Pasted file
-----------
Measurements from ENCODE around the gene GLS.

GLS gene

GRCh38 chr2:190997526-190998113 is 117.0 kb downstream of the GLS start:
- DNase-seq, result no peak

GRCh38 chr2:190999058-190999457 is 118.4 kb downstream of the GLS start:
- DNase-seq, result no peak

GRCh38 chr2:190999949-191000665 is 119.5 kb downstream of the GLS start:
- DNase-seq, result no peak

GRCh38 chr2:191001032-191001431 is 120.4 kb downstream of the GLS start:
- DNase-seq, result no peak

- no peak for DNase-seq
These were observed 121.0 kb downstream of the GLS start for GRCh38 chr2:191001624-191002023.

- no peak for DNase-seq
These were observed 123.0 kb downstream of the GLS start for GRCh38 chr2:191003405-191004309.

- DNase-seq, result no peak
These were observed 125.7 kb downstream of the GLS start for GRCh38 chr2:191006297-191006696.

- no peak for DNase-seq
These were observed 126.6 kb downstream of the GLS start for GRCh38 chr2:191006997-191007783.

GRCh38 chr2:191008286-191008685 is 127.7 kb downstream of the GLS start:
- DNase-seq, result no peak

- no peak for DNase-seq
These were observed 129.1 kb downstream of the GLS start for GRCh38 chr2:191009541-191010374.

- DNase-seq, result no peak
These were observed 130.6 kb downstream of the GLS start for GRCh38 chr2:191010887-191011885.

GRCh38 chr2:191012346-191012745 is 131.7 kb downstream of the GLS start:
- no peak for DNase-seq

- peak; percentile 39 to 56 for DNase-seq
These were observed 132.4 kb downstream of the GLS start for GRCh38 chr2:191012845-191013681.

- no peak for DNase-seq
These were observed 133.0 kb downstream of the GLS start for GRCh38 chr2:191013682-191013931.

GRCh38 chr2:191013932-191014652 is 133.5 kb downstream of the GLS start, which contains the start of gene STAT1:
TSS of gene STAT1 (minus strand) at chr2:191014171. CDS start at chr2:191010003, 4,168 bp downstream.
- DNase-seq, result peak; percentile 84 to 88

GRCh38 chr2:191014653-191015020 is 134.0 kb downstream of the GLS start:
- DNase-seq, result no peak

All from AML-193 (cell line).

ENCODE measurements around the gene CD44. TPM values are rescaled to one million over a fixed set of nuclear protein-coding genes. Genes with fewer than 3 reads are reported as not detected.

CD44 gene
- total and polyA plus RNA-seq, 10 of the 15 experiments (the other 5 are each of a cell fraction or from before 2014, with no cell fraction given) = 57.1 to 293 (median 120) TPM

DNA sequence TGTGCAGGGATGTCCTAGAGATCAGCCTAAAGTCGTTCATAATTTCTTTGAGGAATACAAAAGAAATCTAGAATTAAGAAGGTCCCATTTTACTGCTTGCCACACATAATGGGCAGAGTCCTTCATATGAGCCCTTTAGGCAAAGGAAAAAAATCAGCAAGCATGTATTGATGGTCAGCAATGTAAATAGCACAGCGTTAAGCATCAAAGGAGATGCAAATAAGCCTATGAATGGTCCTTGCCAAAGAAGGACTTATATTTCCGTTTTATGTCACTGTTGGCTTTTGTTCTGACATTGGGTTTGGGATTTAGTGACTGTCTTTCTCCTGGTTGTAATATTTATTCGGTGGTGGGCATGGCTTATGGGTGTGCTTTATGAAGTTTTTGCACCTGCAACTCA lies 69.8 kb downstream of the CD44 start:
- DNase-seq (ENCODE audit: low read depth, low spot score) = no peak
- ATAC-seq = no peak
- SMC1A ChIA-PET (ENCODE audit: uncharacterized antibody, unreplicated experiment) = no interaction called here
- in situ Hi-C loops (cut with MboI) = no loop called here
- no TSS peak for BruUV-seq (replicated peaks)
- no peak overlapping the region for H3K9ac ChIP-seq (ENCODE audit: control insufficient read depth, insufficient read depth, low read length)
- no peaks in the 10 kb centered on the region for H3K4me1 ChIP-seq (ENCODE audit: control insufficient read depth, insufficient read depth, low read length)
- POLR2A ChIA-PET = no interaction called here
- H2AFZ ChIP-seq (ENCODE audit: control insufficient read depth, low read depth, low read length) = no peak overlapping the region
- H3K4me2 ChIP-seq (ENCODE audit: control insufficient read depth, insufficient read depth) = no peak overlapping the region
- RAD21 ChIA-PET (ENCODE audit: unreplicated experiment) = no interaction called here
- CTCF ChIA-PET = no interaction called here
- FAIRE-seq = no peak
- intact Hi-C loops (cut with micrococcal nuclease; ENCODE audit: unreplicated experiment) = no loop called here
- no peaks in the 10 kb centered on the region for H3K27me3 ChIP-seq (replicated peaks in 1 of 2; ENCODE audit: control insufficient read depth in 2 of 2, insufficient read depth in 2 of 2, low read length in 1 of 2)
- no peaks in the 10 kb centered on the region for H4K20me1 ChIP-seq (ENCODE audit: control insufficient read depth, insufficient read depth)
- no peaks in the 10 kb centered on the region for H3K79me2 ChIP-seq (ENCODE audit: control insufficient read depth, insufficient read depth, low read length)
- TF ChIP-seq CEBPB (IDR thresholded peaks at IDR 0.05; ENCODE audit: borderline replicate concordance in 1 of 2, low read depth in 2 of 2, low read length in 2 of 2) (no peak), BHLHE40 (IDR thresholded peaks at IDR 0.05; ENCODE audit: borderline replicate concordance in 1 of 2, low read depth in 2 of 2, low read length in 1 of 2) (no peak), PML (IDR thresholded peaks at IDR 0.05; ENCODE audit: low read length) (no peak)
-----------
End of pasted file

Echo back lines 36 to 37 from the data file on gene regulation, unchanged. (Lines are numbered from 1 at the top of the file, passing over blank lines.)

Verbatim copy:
All from AML-193 (cell line).

ENCODE measurements around the gene CD44. TPM values are rescaled to one million over a fixed set of nuclear protein-coding genes. Genes with fewer than 3 reads are reported as not detected.